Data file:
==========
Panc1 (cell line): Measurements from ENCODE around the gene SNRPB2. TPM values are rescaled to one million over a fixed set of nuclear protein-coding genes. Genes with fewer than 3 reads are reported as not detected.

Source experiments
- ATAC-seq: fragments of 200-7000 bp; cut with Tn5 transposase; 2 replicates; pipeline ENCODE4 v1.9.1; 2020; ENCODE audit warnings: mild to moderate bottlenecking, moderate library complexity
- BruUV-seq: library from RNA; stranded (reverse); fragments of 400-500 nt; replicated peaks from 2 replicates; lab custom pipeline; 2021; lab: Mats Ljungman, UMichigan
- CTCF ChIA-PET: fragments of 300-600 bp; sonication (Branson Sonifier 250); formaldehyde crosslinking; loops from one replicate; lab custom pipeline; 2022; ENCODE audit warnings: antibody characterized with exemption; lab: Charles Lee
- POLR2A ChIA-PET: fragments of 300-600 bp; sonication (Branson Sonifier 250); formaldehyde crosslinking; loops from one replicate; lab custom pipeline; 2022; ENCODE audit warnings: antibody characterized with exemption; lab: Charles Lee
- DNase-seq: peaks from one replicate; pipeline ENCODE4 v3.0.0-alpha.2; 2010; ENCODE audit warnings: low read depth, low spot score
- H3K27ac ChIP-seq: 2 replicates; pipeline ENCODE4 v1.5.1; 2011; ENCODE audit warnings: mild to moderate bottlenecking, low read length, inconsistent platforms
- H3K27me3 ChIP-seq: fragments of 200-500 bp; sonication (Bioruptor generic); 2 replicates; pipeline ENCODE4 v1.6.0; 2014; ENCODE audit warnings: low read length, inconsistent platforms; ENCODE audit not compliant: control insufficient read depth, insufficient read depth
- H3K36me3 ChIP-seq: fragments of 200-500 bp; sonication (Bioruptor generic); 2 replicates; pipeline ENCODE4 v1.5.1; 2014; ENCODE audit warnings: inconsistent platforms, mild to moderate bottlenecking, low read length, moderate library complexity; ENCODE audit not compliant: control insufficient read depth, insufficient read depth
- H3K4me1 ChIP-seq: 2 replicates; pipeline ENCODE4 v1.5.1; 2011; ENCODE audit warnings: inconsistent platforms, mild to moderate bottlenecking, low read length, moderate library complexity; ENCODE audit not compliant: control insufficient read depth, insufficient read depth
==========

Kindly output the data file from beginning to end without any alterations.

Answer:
Panc1 (cell line): Measurements from ENCODE around the gene SNRPB2. TPM values are rescaled to one million over a fixed set of nuclear protein-coding genes. Genes with fewer than 3 reads are reported as not detected.

Source experiments
- ATAC-seq: fragments of 200-7000 bp; cut with Tn5 transposase; 2 replicates; pipeline ENCODE4 v1.9.1; 2020; ENCODE audit warnings: mild to moderate bottlenecking, moderate library complexity
- BruUV-seq: library from RNA; stranded (reverse); fragments of 400-500 nt; replicated peaks from 2 replicates; lab custom pipeline; 2021; lab: Mats Ljungman, UMichigan
- CTCF ChIA-PET: fragments of 300-600 bp; sonication (Branson Sonifier 250); formaldehyde crosslinking; loops from one replicate; lab custom pipeline; 2022; ENCODE audit warnings: antibody characterized with exemption; lab: Charles Lee
- POLR2A ChIA-PET: fragments of 300-600 bp; sonication (Branson Sonifier 250); formaldehyde crosslinking; loops from one replicate; lab custom pipeline; 2022; ENCODE audit warnings: antibody characterized with exemption; lab: Charles Lee
- DNase-seq: peaks from one replicate; pipeline ENCODE4 v3.0.0-alpha.2; 2010; ENCODE audit warnings: low read depth, low spot score
- H3K27ac ChIP-seq: 2 replicates; pipeline ENCODE4 v1.5.1; 2011; ENCODE audit warnings: mild to moderate bottlenecking, low read length, inconsistent platforms
- H3K27me3 ChIP-seq: fragments of 200-500 bp; sonication (Bioruptor generic); 2 replicates; pipeline ENCODE4 v1.6.0; 2014; ENCODE audit warnings: low read length, inconsistent platforms; ENCODE audit not compliant: control insufficient read depth, insufficient read depth
- H3K36me3 ChIP-seq: fragments of 200-500 bp; sonication (Bioruptor generic); 2 replicates; pipeline ENCODE4 v1.5.1; 2014; ENCODE audit warnings: inconsistent platforms, mild to moderate bottlenecking, low read length, moderate library complexity; ENCODE audit not compliant: control insufficient read depth, insufficient read depth
- H3K4me1 ChIP-seq: 2 replicates; pipeline ENCODE4 v1.5.1; 2011; ENCODE audit warnings: inconsistent platforms, mild to moderate bottlenecking, low read length, moderate library complexity; ENCODE audit not compliant: control insufficient read depth, insufficient read depth